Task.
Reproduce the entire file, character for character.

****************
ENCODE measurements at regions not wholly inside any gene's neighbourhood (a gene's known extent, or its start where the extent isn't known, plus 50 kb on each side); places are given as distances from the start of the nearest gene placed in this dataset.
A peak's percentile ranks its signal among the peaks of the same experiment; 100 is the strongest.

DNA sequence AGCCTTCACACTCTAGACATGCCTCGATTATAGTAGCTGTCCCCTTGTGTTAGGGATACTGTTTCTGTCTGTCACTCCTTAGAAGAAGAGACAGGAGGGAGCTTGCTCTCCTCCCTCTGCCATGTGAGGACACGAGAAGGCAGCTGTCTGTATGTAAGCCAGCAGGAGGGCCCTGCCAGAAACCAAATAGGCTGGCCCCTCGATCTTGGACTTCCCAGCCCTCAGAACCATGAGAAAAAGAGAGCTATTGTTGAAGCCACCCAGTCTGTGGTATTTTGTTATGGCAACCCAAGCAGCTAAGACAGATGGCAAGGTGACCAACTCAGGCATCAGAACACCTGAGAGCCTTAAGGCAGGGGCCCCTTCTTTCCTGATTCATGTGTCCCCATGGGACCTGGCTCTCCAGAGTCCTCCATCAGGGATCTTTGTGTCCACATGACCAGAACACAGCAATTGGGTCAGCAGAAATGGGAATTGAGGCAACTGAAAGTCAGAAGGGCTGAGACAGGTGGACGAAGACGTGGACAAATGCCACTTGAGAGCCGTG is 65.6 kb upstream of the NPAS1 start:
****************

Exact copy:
ENCODE measurements at regions not wholly inside any gene's neighbourhood (a gene's known extent, or its start where the extent isn't known, plus 50 kb on each side); places are given as distances from the start of the nearest gene placed in this dataset.
A peak's percentile ranks its signal among the peaks of the same experiment; 100 is the strongest.

DNA sequence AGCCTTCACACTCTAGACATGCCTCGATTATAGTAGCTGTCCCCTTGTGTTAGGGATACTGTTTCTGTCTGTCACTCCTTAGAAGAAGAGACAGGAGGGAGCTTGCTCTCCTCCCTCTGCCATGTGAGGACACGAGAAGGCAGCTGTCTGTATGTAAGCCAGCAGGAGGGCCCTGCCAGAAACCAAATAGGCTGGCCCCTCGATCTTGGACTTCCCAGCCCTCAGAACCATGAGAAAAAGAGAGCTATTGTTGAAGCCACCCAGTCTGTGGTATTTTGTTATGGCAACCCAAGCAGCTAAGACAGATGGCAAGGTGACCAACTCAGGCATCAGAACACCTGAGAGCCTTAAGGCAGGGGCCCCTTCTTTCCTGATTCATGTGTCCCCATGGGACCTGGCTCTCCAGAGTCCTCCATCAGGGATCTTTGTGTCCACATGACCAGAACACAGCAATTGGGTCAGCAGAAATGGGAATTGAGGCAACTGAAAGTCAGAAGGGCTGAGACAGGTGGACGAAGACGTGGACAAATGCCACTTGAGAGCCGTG is 65.6 kb upstream of the NPAS1 start: